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Biting the Hand:
Growing Up Asian in
Black and White America
in conversation with HENRY LOUIS GATES, JR. and JAMAICA KINCAID
Harvard Book Store welcomes JULIA LEE—author of Our Gang: A Racial History of “The Little Rascals” and The American Slave Narrative and the Victorian Novel—for a discussion of her new memoir Biting the Hand: Growing Up Asian in Black and White America. She will be joined in conversation by renowned scholars HENRY LOUIS GATES, JR. and JAMAICA KINCAID.
A Return to In-Person Events
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About Biting the Hand
When Julia Lee was fifteen, her hometown went up in smoke during the 1992 Los Angeles riots. The daughter of Korean immigrant store owners in a predominantly Black neighborhood, Julia was taught to be grateful for the privilege afforded to her. However, the acquittal of four white police officers in the beating of Rodney King, following the murder of Latasha Harlins by a Korean shopkeeper, forced Julia to question her racial identity and complicity. She was neither Black nor white. So who was she?
This question would follow Julia for years to come, resurfacing as she traded in her tumultuous childhood for the white upper echelon of elite academia. It was only when she began a PhD in English that she found answers―not in the Brontës or Austen, as Julia had planned, but rather in the brilliant prose of writers like James Baldwin and Toni Morrison. Their works gave Julia the vocabulary and, more important, the permission to critically examine her own tortured position as an Asian American, setting off a powerful journey of racial reckoning, atonement, and self-discovery that has shaped her adult life.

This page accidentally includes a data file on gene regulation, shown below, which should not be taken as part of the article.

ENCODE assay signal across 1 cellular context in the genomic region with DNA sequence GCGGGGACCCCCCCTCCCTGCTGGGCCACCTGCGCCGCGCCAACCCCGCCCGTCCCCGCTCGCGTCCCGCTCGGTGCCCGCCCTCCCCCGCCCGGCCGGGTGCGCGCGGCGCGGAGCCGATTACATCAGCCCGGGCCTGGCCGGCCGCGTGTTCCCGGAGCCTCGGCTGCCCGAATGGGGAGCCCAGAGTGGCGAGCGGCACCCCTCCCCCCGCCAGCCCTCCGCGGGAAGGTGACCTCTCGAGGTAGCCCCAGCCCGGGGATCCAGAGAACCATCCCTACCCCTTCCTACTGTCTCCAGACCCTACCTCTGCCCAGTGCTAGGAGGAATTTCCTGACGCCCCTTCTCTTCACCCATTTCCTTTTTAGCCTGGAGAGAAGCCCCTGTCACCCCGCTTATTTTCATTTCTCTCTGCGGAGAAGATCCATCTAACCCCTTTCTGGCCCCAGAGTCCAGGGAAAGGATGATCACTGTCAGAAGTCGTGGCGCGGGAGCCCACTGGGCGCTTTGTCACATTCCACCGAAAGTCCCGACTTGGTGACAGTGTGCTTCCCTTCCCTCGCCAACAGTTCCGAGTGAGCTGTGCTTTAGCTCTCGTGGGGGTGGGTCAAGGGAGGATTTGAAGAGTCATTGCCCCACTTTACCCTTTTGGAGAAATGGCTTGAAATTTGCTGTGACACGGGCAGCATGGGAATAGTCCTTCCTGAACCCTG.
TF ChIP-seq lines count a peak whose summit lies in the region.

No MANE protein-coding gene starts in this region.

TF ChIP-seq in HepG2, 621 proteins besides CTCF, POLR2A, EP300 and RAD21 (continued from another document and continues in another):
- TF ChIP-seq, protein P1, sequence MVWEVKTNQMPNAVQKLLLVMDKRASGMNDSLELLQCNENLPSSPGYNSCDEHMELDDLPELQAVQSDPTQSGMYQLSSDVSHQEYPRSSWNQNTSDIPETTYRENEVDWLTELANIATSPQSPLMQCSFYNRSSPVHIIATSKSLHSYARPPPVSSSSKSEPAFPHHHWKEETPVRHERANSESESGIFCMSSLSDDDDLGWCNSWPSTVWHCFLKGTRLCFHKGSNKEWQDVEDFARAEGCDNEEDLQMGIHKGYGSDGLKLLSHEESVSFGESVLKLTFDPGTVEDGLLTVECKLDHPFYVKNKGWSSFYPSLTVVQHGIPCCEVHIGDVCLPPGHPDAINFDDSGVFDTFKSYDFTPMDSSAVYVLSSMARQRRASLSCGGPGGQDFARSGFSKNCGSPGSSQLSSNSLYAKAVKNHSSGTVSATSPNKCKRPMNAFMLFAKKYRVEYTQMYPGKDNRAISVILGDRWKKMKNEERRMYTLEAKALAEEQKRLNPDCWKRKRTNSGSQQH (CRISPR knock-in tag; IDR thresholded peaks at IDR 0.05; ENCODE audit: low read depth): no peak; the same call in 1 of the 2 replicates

With prose by turns scathing and heart-wrenching, Julia Lee lays bare the complex disorientation and shame that stems from this country’s imposed racial hierarchy to argue that Asian Americans must leverage their liminality for lasting social change alongside Black and brown communities.
Praise for Biting the Hand
“Biting the Hand―vivid, powerful, and empathetic―grapples with the story of how ‘America’ got made, is made, and will be made. The harshness of this story is often forgotten or misused. This book reminds us of some of its complicated truth.” ―Jamaica Kincaid, author of A Small Place
“An awe-inspiring memoir that traces Julia Lee’s search for her place in America. Lee sheds light on nuances of the Asian American experience that will ring familiar to anyone who has ever struggled to know where they stand. This book is a must-read for anyone looking to gain a deeper understanding of Korean Han, the Asian American experience, and the power of resilience.” ―David Chang, founder of Momofuku
“Biting the Hand messed me up, and I love it. The book was able to circle and ultimately pounce on something I’ve been afraid to write through for years. Julia Lee has really written a lush treatise on the politics of expectation. It’s phenomenal.” ―Kiese Laymon, author of Heavy
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